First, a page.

Autumn is the ideal time for dealing with overgrown plots and allotments. I have seen several allotment sites where new owners are faced with brambles, nettles and rough vegetation made up mainly of grass and weeds and they do not know where to start.
It is true that weed killers may be used but several applications will be necessary to remove this type of growth and then you are still faced with the problems of the roots.
I know it is hard work. After all, I have cleared many such plots and know that you will have your work cut out. But I am a great believer in the ‘blood and tears’ method of physically removing all this material by hand, being as tough as possible, and pulling out all the root growth and rubbish that you find.
Start by cutting down the brambles with a strong pair of loppers or even a slasher. Once cut down pile the material up and burn it. It may be wise to chat to the other allotment holders to see if you are allowed to burn your rubbish, if you can’t, then use or borrow a grinder and compost the final material. Do not grind the rubbish if it is diseased as this may result in diseased matter being returned to your soil.
The next job is to dig, or fork, over the soil to remove all the roots and other vegetation. Go for a strong spade and fork such as those in the Bulldog range. I still have my original Bulldog tools, which I bought over 35 years ago, and have only once had to replace a shaft on the fork, and that was due to my trying to do too much with it.
Physically remove as much of the vegetation, roots and rubbish as you can. The more time you spend doing this, and ensuring that all the rubbish is removed, the easier your subsequent life on the allotment will be. If you are tempted to be half hearted about this stage of preparing your land you will pay for it many times over and have to repeatedly remove the weeds as they grow back.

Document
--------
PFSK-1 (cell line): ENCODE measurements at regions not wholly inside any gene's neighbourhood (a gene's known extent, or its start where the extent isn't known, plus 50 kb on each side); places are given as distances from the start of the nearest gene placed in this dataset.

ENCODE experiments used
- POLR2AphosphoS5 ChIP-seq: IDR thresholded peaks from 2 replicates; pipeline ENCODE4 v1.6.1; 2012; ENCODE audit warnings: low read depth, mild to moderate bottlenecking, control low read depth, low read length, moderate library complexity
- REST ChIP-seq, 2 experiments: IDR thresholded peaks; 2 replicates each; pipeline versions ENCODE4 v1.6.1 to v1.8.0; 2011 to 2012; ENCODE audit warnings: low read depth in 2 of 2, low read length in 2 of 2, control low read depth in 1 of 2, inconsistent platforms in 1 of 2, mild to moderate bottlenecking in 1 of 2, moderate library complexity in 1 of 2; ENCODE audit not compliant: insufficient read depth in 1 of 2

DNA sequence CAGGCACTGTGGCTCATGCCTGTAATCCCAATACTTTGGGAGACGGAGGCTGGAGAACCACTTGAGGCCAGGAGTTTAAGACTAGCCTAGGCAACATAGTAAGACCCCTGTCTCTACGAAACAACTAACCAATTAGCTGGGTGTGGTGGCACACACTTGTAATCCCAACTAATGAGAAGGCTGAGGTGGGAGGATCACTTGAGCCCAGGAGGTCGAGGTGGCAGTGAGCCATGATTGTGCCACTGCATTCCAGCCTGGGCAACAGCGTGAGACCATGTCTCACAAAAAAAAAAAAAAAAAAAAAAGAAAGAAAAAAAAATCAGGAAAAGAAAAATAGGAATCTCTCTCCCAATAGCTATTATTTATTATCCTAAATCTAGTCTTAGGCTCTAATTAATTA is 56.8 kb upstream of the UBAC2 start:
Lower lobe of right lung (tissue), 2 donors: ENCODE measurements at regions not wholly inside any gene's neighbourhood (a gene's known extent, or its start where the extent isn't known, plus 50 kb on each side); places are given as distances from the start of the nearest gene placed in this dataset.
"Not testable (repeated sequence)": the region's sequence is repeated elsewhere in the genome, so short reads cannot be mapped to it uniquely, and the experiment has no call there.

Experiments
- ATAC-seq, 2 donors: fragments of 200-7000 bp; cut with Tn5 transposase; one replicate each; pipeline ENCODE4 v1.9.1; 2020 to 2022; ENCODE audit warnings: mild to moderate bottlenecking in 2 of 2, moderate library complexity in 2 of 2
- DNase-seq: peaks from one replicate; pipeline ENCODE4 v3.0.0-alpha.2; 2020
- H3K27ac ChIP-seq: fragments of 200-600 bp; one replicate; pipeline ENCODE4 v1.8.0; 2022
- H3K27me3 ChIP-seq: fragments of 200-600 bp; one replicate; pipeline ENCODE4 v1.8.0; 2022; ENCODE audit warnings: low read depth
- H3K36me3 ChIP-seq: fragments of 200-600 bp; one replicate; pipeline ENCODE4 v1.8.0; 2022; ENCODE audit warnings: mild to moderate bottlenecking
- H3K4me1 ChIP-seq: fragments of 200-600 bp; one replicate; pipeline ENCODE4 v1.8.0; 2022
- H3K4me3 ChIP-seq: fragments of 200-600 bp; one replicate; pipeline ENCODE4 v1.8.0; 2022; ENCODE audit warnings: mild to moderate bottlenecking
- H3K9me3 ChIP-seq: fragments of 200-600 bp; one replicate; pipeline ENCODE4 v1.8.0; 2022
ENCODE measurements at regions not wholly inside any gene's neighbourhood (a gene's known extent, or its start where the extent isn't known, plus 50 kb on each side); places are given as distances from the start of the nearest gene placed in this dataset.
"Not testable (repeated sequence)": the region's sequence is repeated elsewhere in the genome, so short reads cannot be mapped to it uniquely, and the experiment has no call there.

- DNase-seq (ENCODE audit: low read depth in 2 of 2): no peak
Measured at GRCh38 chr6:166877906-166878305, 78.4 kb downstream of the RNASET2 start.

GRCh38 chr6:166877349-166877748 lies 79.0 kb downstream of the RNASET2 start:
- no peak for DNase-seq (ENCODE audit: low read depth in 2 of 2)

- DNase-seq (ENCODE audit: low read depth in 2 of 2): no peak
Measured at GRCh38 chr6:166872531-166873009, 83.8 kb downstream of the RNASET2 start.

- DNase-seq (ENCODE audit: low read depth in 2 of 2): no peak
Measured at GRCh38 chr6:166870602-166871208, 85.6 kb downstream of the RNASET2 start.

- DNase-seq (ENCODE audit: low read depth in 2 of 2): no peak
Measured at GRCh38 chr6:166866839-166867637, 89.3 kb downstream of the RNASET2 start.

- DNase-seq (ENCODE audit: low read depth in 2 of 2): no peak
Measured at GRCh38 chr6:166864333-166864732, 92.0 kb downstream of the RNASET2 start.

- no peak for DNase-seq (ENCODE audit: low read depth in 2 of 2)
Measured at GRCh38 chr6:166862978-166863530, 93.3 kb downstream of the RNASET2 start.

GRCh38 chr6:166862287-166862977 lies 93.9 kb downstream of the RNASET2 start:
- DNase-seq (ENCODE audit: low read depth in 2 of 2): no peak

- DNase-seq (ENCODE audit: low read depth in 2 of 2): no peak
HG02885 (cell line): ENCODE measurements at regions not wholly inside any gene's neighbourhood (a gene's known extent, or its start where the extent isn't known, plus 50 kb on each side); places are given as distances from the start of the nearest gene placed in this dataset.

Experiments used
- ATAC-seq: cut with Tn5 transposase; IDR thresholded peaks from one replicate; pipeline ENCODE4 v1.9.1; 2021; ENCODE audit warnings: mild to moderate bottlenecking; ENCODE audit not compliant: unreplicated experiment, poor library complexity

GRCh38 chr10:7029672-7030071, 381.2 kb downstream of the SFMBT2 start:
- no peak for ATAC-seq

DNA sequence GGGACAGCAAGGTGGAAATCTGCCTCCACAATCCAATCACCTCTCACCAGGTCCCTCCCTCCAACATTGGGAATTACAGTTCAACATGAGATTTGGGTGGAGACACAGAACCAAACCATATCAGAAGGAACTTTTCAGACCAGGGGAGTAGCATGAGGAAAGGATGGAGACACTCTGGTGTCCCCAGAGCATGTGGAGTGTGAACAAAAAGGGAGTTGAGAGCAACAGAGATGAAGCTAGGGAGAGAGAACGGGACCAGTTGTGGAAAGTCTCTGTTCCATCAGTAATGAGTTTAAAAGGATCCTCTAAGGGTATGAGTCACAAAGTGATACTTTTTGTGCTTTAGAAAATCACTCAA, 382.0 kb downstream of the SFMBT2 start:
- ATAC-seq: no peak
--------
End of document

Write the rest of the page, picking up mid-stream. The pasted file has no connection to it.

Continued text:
I find that, when faced with a plot that is overgrown, it’s best to split it up into smaller-sized sections and deal with these in turn. It is easier, and more rewarding, to successfully clear a strip properly than to try and do the entire plot badly.
Once you have cleared the plot it is then time to dig it over properly. Do this in the autumn if the soil is heavy, adding as much manure or other organic matter as possible, and leave the soil rough so that the winter weather can work its magic and break down the lumps. If you are on a light soil, or do not wish to dig the plot in the autumn, then sow a green manure so that you can dig this in during late January or February before the spring.
Green manure seeds are widely available from most of the seed catalogues that fall through your door, and garden centres are getting much better at stocking them. They are normally sold with the other seeds but, if you cannot find them, ask a member of staff as sometimes they can be difficult to see on the seed rack.
It may also be worthwhile in the autumn carrying out a pH test to see what the soil on your plot is like, and if you will need to apply lime to correct acidity and enable you to grow as wide a range of crops as possible. Most vegetables and other plants grow well at a pH of 6.5 to 7.0, but, if you wish to grow brassicas and the disease clubroot is a problem, you may want to bring the pH up to 8.0. This will help reduce the incidence of clubroot.
The pH test, which may be bought from a garden centre or sometimes the allotment society will have one that you can use, is simple to use and will tell you what your present pH is and what you need to do if you wish to change it. pH is not just about the calcium (lime) in the soil but really influences the availability of the plant nutrients that are in the soil. At certain pH levels some nutrients become available while at others they can become locked up. So, to ensure optimum availability of nutrients to your plants it is worth checking every few years and certainly do so if you are starting on a piece of land for the first time.